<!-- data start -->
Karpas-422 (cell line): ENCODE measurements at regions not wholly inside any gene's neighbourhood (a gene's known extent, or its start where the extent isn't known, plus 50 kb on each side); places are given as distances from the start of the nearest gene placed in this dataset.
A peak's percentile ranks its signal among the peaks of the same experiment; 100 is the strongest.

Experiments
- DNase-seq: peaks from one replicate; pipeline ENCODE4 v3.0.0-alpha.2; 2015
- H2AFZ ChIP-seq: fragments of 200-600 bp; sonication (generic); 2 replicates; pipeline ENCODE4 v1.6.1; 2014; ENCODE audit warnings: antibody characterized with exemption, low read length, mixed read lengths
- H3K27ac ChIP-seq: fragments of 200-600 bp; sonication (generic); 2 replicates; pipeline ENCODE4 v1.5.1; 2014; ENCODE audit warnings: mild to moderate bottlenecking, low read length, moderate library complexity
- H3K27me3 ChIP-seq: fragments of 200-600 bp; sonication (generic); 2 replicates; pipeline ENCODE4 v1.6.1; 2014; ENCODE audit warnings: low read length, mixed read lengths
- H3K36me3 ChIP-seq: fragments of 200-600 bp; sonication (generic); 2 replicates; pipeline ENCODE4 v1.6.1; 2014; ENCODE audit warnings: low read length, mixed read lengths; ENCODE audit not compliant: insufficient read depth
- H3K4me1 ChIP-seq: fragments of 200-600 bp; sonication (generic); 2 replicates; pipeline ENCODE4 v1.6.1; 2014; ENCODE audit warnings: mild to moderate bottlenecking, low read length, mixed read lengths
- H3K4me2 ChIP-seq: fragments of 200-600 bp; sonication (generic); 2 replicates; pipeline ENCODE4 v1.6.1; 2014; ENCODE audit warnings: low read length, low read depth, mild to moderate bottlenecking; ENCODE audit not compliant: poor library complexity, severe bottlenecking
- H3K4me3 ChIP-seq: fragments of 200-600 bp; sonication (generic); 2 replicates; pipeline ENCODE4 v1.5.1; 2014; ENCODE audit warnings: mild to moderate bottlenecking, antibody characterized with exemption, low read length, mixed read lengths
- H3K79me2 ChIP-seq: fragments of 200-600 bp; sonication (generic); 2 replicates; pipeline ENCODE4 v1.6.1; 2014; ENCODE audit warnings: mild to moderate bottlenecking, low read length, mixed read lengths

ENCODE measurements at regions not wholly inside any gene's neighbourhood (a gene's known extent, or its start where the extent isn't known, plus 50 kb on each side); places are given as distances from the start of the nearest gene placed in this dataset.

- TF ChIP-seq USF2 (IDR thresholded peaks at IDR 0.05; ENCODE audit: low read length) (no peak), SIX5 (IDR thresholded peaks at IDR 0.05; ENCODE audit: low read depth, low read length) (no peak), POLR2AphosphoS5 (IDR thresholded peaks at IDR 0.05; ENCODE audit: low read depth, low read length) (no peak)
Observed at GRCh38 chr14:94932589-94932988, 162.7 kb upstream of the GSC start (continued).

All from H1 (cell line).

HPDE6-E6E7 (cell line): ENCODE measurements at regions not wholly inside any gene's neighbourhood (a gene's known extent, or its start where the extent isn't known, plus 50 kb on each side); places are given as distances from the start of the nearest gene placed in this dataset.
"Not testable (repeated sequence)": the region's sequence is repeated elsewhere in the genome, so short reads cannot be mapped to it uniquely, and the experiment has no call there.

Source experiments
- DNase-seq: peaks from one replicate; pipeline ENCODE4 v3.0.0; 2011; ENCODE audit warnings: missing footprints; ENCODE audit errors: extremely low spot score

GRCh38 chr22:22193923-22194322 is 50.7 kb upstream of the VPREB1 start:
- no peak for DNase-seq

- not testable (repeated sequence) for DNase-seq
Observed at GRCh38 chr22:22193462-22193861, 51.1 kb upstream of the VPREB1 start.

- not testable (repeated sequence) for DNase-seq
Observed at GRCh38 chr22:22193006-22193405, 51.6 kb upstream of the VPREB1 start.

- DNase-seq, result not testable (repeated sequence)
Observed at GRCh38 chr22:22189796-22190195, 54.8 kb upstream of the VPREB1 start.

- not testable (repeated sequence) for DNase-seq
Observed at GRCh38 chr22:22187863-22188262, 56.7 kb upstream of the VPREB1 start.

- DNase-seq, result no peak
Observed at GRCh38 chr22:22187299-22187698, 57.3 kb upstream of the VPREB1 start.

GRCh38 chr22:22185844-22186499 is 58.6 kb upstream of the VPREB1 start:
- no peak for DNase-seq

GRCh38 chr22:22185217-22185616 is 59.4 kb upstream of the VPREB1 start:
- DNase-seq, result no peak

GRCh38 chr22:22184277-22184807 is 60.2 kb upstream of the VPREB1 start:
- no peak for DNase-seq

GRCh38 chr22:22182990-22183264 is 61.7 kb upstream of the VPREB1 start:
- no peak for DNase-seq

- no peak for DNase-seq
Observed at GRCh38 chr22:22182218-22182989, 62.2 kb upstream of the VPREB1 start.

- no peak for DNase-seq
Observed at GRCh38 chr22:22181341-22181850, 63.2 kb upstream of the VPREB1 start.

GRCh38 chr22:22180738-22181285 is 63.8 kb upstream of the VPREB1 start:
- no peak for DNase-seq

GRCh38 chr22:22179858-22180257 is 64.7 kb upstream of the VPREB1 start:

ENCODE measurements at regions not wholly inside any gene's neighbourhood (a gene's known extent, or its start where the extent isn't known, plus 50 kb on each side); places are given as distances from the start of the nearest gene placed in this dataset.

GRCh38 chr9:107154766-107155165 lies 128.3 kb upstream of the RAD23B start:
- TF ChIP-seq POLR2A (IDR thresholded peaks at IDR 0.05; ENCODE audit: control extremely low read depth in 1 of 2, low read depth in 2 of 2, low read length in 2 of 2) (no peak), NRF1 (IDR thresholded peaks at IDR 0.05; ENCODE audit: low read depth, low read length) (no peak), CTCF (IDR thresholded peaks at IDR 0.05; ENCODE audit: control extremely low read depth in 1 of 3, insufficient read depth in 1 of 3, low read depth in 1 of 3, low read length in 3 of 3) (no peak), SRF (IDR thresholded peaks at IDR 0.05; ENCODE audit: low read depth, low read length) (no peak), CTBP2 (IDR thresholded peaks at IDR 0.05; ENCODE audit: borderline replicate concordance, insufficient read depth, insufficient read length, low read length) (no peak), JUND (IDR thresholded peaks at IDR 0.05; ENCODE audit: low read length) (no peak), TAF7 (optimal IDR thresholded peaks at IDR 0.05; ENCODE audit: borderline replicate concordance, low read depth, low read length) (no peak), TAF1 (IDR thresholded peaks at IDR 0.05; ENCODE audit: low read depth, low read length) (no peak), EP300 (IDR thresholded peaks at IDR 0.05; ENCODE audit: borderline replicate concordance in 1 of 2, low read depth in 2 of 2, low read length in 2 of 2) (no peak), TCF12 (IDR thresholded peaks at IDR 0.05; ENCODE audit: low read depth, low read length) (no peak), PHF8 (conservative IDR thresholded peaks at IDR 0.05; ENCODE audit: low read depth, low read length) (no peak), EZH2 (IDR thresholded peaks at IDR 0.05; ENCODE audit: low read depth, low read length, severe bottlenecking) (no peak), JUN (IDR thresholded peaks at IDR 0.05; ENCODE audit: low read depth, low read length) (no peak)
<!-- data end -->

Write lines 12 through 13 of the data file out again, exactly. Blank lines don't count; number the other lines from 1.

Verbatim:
- H3K79me2 ChIP-seq: fragments of 200-600 bp; sonication (generic); 2 replicates; pipeline ENCODE4 v1.6.1; 2014; ENCODE audit warnings: mild to moderate bottlenecking, low read length, mixed read lengths

ENCODE measurements at regions not wholly inside any gene's neighbourhood (a gene's known extent, or its start where the extent isn't known, plus 50 kb on each side); places are given as distances from the start of the nearest gene placed in this dataset.